Once in Alexandria, we switched to Ralph's Honda Pilot and loaded up with our bikes and gear headed even further south. First stop was in Staunton, Virginia, 245 kms down I-81, and the Frontier Culture Museum, which is a showcase bringing together historic farmsteads of the Shenandoah Valley. One of the cabins actually had been built by a direct ancestor of Ralph whose family had come from Germany in the 19th Century. It had been relocated from it original position in Raphine and lovingly restored. It was very enjoyable to tour this and speak with the docent, who was most impressed about Ralph's connections.
|the Bowman House|
|The Bowman with house|
We continued down I-81 and 182 kms later we were checked into our hotel in Blacksburg, Virginia, where we caught up with our friend Donald from Florida. The next morning we went to our first ride of the weekend in Radford and had an enjoyable day doing the Wilderness Road Ride, although I had a flat tire even before we left the parking lot. Our Sunday ride, the Mountains of Misery, was not so much fun for me as I simply was not in the condition I had been in before to do a 200 km ride with massive climbing. It was a very long day in the saddle but that night I enjoyed a comfortable bed at the lovely Hotel Roanoke as we prepared to return to Alexandria.
|Pale Canadian in the Southland|
Once back in Alexandria I reloaded the Corvette, bid adieu to my friends and headed into Pennsylvania with a planned stop at Hershey to visit the Antique Automobile Club of America (AACA) Museum there. This was a 2 1/2 cruise north on US-15N, about 230 kms of easy driving on a very pleasant road. Having cycled often in the Frederick, Maryland area it was quite familiar to me. The GPS brought me with no difficulty to the museum, which is housed in an impressive building on the outskirts of Hershey, a town noted for its vintage car events as much as for its chocolate. At least in collector car circles!
|The Hershey Kissmobile: where else would one expect to find it?|
The museum, which oddly enough appears to be completely separate from the AACA itself, an organization that was founded in 1935 to preserve vintage motor vehicles and provide education about them. The museum has a permanent collection of over 150 cars, buses, trucks and motorcycles and offers changing exhibitions each year.
On entering the museum, the first display I came to was an exhibition by noted automobile photographer Michaeal Furman, whose book "Automotive Jewellery" is dedicated to radiator mascots and insignia. I have several of his books and this one is another stunner,
|The famous Hispano-Suiza stork|
There are a whole series of interesting things to look at in the museum, and I was particularly appreciative of the Brass Era cars that are very much featured. Perhaps my favourite group was the Alphabet Car collection assembled by Mr. Larry Porter. Everyone knows the Ford Model T but this collection included a Model 1903 Model A, a 1904 Model B, a 1905 Model C, a 1906 Model F, a 1906 Model N, a 1907 Model R, a 1908 Model K, a 1908 Model S and a 1909 Model T! In spite of my fondness for Model Ts, I was very much taken with the Model K, one of only 10 known to exist. It sold for $2800 new, making it a very expensive car, competing with Packards and Cadillacs. The Model T, on the other hand, sold for less than $900 when it went into production with regular price decreases of the next 16 years and was the only thing Ford built then.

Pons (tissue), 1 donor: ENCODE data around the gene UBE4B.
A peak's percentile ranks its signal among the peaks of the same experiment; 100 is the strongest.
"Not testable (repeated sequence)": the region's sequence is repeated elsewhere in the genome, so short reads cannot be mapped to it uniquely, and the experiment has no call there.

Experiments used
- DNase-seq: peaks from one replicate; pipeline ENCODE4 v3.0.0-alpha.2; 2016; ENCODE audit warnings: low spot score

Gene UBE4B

|Ford Alphabet Cars|
|1908 Ford Model K Touring Car|
|1910 Otto Roadster|
"Otto Gas Engine Works was a leading engine manufacturer when it turned to building automobiles in 1910. The experiment lasted for 3 years with the company building a limited number of automobiles in a variety of body styles. The Otto was purchased new by members of the donor’s family in Philadelphia. It remained in the family for a century until its 2010 donation to the Museum. The Otto Roadster is often referred to as the “poor man’s Mercer,” in reference to the sporty looks and spirited performance it shared with the more expensive, much-desired gentleman’s roadster."
Having arrived in a Corvette, I was of course interested to see what Chevrolets might be featured and was delighted to see this 1914 Baby Grand, one of the cars that really got the company going.
|1925 Stearns-Knight Five Passenger Sports Sedan|
|1928 Pierce-Arrow Model 36 Sedan|
An entire wing of the museum is devoted to the life and works of Preston Tucker, whose attempt to build a family car in 1948 to compete with the Big Three was the subject of a lavish movie. the collection was assembled by David Cammack and is quite amazing. In addition to a number of the very rare Tucker cars (only 50 were built, all prototypes as Tucker never got into series manufacturing), there are displays covering the technology employed in the car, accessories, sales organization, and Preston Tucker's accomplishments prior to the Tucker 48. I have the feeling that Tucker was more promoter than engineer and seriously miscalculated the challenges of financing and building cars in mass production but it is a fascinating story nonetheless.
|Hood Ornament display|
Taking leave of the museum in my own American-made car, I returned to I-18 and the 7 hour drive back home, another great trip concluded.